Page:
It might sound impossible, but without proper planning, self-awareness, effective relationship management, and understanding that someone, somewhere, at some time might consider you dispensable, it’s surprisingly simple to find yourself being asked to leave the company you founded.
You don’t have to look far to find some big names who found themselves in exactly this position:
- Andrew Mason – Groupon
- Mike Lazaridis – Blackberry
- Rob Kalin – Etsy. …
- Jerry Yang – Yahoo, Inc.
- Steve Jobs – Apple, Inc.
- Martin Eberhard – Tesla Motors
How Can This Happen?
A founder or founding partner can find themselves forced out of their own company for a variety of reasons:
- Poor contractual protection
- The company outgrowing their ability
- Loss of control
- Get Your Clause Out
As jovial and full of camaraderie as those first few weeks and months might be, the people you partner with to get your dream off the ground may one day be fighting you in the courts for millions.
Get contracts drawn-up, in place and, most importantly, signed by all interested parties. You don’t even need to be in the same place, using something like Docksketch’s electronic signature tool means that contracts can be signed in minutes, from anywhere in the world.
Know Your Limitations
Just because you had the idea and started the company, there’s no guarantee that your knowledge won’t eventually fall short of what’s required to maintain growth. Just because you had a vision and the ability to create a business that could serve 10,000 customers, that’s not to say that you’ll be as effective when attempting to serve 1,000,000.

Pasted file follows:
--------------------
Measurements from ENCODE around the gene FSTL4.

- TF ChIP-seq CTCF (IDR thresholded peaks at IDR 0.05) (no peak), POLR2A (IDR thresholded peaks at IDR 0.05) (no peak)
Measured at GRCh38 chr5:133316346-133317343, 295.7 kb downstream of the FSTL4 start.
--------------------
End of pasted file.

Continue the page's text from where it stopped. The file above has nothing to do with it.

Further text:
It may seem counter-intuitive, but surrounding yourself with smart people from the outset can help to prevent you from finding yourself being ousted months or years down the line. Not only can those who know best help to steer a steady course in the early, uncertain infancy of your business, but they can also offer the opportunity to learn while the stakes are low.
Protect Your Slice
When you started out, you most likely had a large slice of (if not the whole) pizza.
At some point, most small businesses reach a point where the only viable path to maintaining growth is equity investment, which means cutting your pizza into smaller slices, in the hope that the pizza will become more valuable and your smaller slice will be ultimately more valuable than its (relatively) larger predecessor.
It’s important to approach investment in the knowledge that while it may grow the company, make it more successful and you more wealthy, it may ultimately lead to your share being so small that you’ve no real control over the direction of what was once yours.
Avoid Complacency and Protect Your Place
By avoiding these, just a few of the common pitfalls that can lead to founders becoming ex-employees, you can ensure that you remain a part of your company’s story and continue to benefit as it goes from strength to strength.
Many articles (like this one from Zealed) outline the importance of setting goals and hard work to achieve success, but protecting your business interests is an equally essential measure to ensure your long-term future.